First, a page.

Sunday, September 07, 2008

33 Films That Have Stuck With Me - #33

Last year, for my own birthday, I posted the 32 films that have impacted my life the most. The list did not necessarily describe what I thought were the best, or even my favourite films (although those lists would probably be pretty close), but the films that I felt I have taken with me ever since I saw them. Some of them dipped way back into my past and some of them I had seen very recently.

This year I am a year older, and figured I ought to add a movie to my list. (I also toyed with re-ordering the list somewhat, but I'm not going to bother this time around. Maybe every few years I will do so, but not this time. For instance, I saw Raiders of the Lost Ark again this year and some of its feel and flare wore off for me. But maybe lists like this are supposed to stay fairly solid so that I remember).

Last time around I had some honourable mentions, including Saving Private Ryan, Misery, Meet Joe Black, and even Erin Brokovich. Since the last time I have also seen some movies that have really stuck with me, including older ones such as Dekalog, Diary of A Country Priest, and Apocalypse Now, and newer ones such as The Savages, There Will Be Blood, No Country for Old Men, and Gone Baby Gone. Of these, the latter two have really run through my head a lot since I saw them. Maybe time will tell that they, or others, become still more important to me.

However, this year I also saw M. Night Shyamalan's The Happening. It was a horrendous film. But what is notable about it is that I got home from my date with my wife that night and my friend Terry, who had been babysitting for us, had just slipped in Shyamalan's The Village.

As the three of us sat and recovered from The Happening, I realized that I had forgotten what a wonderful movie The Village was. A few people have rightly criticized some of the potential plot holes, but I never found them that devastating. What impressed me with this picture was the beautiful cinematography, the eerie feel, the magical violin soundtrack, and the mesmerizing plot. Joaquim Phoenix and the supporting cast didn't hurt at all either. But let me tell you why it is one of the top 33 films to stuck with me in my life.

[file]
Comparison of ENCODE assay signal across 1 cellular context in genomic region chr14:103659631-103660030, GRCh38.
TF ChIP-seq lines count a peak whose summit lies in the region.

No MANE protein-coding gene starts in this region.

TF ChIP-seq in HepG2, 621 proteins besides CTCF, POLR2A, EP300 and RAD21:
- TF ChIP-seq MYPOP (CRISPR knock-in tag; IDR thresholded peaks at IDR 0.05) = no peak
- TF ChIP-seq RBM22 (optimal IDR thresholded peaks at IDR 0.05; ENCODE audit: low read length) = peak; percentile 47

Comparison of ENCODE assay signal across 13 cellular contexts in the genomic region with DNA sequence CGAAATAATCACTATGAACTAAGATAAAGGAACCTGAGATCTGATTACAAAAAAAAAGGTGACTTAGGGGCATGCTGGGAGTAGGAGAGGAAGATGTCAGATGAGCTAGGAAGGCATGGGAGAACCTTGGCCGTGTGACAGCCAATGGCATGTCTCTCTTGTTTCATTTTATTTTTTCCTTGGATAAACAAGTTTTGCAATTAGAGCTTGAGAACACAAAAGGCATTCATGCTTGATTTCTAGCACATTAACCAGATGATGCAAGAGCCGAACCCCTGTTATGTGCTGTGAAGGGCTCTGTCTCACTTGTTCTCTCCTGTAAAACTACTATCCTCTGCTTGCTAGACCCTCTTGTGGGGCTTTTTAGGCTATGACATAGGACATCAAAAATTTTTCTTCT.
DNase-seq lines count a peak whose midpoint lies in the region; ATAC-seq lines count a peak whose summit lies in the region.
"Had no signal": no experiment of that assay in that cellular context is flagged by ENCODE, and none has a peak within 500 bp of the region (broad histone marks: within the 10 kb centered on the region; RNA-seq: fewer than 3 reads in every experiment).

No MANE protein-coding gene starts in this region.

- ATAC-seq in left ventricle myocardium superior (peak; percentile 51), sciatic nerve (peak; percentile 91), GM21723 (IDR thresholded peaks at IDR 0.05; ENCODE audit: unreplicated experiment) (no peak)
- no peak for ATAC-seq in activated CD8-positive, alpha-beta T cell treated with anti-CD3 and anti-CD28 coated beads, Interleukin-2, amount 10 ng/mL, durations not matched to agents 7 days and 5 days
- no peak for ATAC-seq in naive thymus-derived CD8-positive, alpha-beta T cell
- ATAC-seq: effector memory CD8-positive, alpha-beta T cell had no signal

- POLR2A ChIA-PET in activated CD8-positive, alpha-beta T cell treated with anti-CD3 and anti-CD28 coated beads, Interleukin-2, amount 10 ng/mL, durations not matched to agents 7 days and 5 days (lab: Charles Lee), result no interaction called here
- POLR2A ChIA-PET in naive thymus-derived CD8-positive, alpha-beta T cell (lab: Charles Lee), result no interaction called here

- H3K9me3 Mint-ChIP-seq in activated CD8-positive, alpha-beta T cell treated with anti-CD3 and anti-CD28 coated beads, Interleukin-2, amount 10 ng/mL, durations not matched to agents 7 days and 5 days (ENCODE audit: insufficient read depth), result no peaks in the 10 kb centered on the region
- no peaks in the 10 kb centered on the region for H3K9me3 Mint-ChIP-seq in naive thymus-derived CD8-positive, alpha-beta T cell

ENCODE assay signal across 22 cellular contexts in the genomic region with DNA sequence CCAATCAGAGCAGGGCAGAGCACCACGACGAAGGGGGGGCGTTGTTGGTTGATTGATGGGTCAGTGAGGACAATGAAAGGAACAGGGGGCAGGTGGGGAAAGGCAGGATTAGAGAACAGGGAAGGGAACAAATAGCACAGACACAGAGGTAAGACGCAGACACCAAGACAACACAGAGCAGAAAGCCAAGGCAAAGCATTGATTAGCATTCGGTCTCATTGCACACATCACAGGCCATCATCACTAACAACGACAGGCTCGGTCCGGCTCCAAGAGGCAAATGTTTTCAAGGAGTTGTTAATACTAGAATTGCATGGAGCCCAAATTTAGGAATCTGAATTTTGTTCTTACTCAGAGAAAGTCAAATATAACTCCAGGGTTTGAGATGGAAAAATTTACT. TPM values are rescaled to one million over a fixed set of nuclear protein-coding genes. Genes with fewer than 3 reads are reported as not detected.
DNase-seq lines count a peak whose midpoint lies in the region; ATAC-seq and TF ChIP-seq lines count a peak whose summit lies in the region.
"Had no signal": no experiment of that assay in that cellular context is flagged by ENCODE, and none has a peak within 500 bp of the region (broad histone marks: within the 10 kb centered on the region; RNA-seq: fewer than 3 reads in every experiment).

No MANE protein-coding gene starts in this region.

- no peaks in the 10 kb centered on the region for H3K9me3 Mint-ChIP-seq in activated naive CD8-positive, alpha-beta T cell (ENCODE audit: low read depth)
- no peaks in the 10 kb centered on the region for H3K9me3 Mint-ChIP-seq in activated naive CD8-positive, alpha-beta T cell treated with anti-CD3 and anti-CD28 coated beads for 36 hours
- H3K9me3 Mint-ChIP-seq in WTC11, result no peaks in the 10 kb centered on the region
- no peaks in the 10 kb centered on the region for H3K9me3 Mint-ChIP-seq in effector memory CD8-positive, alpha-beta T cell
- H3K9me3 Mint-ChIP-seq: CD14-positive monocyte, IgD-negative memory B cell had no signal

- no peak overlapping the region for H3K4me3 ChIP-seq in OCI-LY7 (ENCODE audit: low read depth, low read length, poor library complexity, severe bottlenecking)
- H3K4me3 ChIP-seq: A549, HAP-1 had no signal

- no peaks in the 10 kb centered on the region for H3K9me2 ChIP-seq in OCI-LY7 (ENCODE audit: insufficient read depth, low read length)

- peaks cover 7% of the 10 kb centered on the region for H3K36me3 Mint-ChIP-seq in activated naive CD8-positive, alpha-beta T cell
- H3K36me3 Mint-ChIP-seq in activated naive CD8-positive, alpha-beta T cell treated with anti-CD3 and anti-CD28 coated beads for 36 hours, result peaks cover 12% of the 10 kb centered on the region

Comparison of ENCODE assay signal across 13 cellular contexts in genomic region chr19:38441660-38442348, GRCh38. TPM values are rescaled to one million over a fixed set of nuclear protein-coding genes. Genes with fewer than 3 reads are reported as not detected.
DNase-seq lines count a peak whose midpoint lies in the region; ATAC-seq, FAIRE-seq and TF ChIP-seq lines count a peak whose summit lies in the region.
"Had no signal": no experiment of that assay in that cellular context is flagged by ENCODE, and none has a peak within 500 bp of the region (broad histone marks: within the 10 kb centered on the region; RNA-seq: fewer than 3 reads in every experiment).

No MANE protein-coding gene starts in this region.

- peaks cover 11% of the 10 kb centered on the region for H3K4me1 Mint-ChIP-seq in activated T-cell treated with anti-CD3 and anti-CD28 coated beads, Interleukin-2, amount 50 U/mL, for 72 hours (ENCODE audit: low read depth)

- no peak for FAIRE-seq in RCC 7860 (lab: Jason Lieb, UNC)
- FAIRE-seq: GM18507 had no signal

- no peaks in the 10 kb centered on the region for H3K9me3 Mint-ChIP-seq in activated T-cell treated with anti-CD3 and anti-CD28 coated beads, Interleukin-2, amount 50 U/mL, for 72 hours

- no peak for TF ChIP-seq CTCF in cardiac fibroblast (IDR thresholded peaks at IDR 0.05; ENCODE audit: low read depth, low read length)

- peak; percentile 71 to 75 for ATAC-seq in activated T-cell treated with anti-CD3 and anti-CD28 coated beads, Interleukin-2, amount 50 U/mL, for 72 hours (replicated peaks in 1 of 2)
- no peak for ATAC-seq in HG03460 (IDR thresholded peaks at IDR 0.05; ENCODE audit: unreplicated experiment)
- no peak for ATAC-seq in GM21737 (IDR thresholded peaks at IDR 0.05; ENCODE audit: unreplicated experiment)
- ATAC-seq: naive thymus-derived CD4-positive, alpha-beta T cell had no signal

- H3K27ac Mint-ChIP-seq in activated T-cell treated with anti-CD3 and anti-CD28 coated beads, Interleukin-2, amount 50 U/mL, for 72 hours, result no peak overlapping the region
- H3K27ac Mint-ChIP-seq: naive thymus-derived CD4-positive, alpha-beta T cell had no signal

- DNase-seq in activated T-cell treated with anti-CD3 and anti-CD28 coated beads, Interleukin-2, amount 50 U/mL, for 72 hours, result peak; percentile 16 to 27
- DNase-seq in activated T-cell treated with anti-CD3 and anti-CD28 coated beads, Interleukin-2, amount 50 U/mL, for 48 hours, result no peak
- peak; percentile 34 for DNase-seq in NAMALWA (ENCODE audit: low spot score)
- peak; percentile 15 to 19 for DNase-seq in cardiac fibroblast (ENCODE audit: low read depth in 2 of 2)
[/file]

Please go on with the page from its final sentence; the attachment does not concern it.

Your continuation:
The Village explores the power of fear upon a community. In it [insert spoiler alert here] a group of shell-shocked individuals come together, recoiling from the tragedies of life, and try to start a new village from scratch---one where they are able to hide away and protect their children from the disasters they might encounter in the real world. In one sense it is a noble idea, but in another sense it is built on a premise that can itself only lead to disaster.

This village is founded on fear. To keep their children from wanting to explore the regions beyond, and thus discover evil and harm, they have to invent fantastic stories to frighten people into staying in the village. I love how Shyamalan is able to present this in a way that makes the viewer empathetic, while also showing the holes in that way of thinking.

It just brought up so many thoughts for me of the type of evangelicalism that I'd been raised in that I consider it to be one of the most valuable thought-experiments and cathartic movie-going experiences of my life. I have struggled for many years to make sense of and emerge from the twin motivations for Christian faith that I picked up on as a young evangelical: guilt and fear. I became so dependent upon these things as motives for loving God that it is still difficult for me to mature beyond them to the truer and more everlasting values of, and motivations for, the faith. There is something other than fear upon which a loving and genuine community can be built. It is hope. That community doesn't really exist yet, but we are trying to establish outposts right here in the real world. God be with us.